An interesting character, and while he could be described as one dimensional, there are certainly people in real life who are one dimensional. I like the fact that Igor is a man of god out of fear, rather than any sort of real religious calling, and that many of his motivations, aside from divine fear, are based in real world materialism. Igor feels like a real person, with interests in caring for his family and his legacy, as well as having a level head about things like war.
This is a good character, and I could see using him not just in his given setting, but as a man of importance dealing with adventurers-upon-return, and doing the duties of the non-present King, such as making deal with mercenaries, settling disputes, endorsing or condemning actions such as hunting down people without any sort of oversight, or pardoning certain other people. Go to Comment
Like the companion sub on his wife, I like the contrast between him being a good diplomatic and leader and his weakness in calvary and esp. his struggle with his cultural heritage. I like Ysra slightly more because she seems more interesting whereas Halldor still seems essentially a knight at heart but then I know not much could be done about that given that he's lawful good in alignment.
Typo alert- I thought the last line of the Appearance paragraph contained the typo "since" which should be "sense" or something similar. Go to Comment
I confess I have a hard time commenting on this one - this kind of sci-fi is not so much my thing. There's something to be said for a psychic martial artist war mech, though, I suppose. And it could make a good looming destruction sort of enemy, I think. You recommend not fighting it, but it seems a little odd to create such a menace and then not involve it in combat.
The locusts are pretty horrifying - enough so that I almost feel that they would be better off as their own submission, with perhaps a link between the two. Go to Comment
Very few Ideas here,I would use without modification. Id always change some little parts here or there.(Not counting the setting ,of course). This over looked master piece is PERFECT in that I would use it WITHOUT modifacation! Not to mention thr Griffon is one of the shapest looking Mechs. I have a quibble or two but I'm going to keep them to myself,in that I don't want you to change a single word. Go to Comment
The idea of demons which torment people in their sleep is a somewhat familiar one, but these guys have a more philosophical bent to them which is interesting. The demons themselves are certainly interesting.
I do think I would be inclined to extend the exorcism a bit more than in your example. That is, rather than calling out the demon so explicitly, I might prefer to make that bit into more of a mystery/clue hunt kind of thing. Go to Comment
This would be an interesting place to visit. I can imagine the party arriving just as the 'Court' is about to leave after a few days of shenanigans. The party could dig up all the dirt on the nobles and use it to there advantage.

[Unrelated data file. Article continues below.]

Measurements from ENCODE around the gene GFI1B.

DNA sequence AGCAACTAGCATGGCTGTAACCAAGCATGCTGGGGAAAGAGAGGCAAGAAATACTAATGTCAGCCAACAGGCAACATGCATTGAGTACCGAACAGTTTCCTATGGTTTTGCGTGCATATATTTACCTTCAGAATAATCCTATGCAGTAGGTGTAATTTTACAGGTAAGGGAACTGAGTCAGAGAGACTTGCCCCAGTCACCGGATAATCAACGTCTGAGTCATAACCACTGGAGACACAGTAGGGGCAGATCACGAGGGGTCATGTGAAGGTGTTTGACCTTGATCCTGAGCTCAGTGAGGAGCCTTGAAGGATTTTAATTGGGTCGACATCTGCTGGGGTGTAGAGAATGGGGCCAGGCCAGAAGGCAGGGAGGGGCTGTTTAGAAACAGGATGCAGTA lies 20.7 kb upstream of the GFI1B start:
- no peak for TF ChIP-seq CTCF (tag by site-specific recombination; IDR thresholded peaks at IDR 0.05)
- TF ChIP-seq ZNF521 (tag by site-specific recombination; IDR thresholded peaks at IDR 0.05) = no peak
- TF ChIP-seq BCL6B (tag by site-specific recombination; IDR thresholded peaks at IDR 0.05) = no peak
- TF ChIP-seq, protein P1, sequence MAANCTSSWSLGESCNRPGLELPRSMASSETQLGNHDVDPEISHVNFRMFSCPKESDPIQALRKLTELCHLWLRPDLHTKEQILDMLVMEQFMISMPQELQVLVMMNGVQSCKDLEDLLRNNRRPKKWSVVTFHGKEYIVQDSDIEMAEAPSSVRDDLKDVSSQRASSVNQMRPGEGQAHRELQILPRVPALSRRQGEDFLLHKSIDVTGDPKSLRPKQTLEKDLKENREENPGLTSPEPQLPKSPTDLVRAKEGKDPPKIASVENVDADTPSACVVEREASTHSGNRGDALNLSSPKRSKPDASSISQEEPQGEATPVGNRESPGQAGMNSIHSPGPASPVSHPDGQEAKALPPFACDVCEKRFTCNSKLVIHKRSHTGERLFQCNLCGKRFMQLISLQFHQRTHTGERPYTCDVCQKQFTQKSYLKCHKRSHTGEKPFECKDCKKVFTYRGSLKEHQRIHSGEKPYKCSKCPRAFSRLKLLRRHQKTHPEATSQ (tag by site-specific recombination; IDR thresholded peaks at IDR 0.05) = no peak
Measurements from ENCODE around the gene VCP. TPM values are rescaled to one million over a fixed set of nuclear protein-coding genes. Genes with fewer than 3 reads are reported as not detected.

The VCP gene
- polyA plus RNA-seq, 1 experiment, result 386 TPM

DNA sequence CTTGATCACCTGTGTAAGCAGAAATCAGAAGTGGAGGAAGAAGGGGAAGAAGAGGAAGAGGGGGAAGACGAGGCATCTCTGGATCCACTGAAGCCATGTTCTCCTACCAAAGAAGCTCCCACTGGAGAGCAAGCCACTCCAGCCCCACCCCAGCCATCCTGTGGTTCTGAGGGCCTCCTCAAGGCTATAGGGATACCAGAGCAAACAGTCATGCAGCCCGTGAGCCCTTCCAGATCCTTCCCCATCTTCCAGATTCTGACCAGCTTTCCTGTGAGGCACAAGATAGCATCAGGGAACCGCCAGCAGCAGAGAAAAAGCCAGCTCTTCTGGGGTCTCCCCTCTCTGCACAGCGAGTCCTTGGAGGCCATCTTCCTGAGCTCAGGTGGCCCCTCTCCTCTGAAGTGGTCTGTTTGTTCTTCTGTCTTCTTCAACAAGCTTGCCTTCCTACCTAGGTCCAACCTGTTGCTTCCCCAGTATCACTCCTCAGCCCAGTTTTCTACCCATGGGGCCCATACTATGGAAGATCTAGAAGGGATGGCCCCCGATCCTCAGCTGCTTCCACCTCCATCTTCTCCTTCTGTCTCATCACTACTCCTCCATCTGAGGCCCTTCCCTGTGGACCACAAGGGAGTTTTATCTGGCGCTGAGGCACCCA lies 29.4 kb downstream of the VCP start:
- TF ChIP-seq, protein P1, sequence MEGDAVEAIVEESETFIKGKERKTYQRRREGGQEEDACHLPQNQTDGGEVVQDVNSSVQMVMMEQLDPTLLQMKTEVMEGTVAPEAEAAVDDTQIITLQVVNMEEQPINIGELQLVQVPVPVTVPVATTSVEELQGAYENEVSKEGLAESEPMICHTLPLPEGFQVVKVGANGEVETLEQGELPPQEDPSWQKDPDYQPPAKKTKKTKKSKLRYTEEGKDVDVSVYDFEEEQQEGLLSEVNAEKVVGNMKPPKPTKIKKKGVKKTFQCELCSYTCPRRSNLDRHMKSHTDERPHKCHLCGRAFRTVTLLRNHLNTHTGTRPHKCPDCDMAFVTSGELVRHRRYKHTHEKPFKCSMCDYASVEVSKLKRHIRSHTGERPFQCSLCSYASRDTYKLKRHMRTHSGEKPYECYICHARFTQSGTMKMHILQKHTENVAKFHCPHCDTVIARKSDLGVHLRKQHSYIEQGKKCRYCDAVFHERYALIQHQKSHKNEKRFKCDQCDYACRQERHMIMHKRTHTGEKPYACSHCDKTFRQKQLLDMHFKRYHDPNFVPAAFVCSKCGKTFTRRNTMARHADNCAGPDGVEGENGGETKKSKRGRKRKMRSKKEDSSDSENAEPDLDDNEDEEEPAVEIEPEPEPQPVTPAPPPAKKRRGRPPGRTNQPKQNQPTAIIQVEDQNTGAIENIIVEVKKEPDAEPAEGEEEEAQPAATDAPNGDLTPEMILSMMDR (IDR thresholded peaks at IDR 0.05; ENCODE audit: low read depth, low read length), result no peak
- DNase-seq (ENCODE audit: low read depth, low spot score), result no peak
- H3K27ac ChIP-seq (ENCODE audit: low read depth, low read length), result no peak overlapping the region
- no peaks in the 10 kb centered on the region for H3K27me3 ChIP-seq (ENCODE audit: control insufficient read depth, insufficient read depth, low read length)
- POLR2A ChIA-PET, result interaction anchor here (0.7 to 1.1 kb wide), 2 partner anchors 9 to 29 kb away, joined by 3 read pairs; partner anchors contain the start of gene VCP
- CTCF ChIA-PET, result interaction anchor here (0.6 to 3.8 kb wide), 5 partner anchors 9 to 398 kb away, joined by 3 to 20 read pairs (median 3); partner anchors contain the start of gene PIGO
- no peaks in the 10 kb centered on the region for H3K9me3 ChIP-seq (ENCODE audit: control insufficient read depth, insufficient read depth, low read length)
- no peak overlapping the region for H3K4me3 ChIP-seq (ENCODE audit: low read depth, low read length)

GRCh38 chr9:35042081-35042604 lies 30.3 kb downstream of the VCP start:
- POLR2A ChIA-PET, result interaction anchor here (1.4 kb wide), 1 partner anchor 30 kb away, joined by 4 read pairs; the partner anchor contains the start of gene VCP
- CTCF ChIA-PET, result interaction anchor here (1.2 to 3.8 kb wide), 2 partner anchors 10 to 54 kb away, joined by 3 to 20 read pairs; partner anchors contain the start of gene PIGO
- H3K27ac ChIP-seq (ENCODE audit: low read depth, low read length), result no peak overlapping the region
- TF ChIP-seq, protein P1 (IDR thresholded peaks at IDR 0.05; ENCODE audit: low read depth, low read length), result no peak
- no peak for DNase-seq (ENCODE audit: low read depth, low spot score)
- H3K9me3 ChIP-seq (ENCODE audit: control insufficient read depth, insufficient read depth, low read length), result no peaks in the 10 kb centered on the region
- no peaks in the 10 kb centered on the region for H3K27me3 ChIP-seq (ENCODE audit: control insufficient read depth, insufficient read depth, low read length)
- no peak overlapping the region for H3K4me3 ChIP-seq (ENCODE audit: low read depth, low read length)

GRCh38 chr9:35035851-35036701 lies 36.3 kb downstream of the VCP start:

I liked this. I read this on a phone in bed, and I still can't believe I made it to the end (quick funny story, came to what I thought was "the end" but then saw it was only Part I lol). This has a lot of human nature true-isms in it, and explores free will, self-loathing, faith and pride, ably. Had some powerful emotional tugs as well, with the children and all that.
Memorable takeaways were:
1. the way this society and world is slowly but surely painted
2. rescuing Diures from the fire, with a feeling of "superiority" over him.
Not much for rpg-ness here, aside from the window onto this particular world, but a well written expose of one man's roiling thoughts and doubts!
I'm also amazed your usual assortment of typos are mostly missing. Kudos. Go to Comment
I really like the ending. It took the story off in a totally different direction that I had expected. It was also at part 4 that the poignant themes of this story really started to sink in. Overall, good work. Go to Comment
In my mind, I could see a heavy bureaucratic hand writing out the instructions and procedures for the recolonization program, what steps would happen in what order, and the minimums and maximums of what the system was going to do, leaving the appearance of choice, but in reality everything is running a course with no deviation.
Why else would the system keep making the same set of mistakes with each iteration, other than the fact it is following a preplanned program that missed something. Why do the fish keep dying? Because the engineers and programmers who set it up thought having fish was a good idea, but never owned fish themselves so the care instructions are completely wrong. The fish are doomed to die. The mistake will repeat itself 20 times and then quit.
I do like the part about the advanced computers 'counting to infinity' and then shutting down completely. Go to Comment
It does have a nice flow to it, and it's interesting to hear the historical perspective, as it were.
I'm with Silver on the ending. I'm sure it's purposefully ambiguous and the reader is supposed to read between the lines, but it is a bit abrupt. A little more to it would help wrap things up. Go to Comment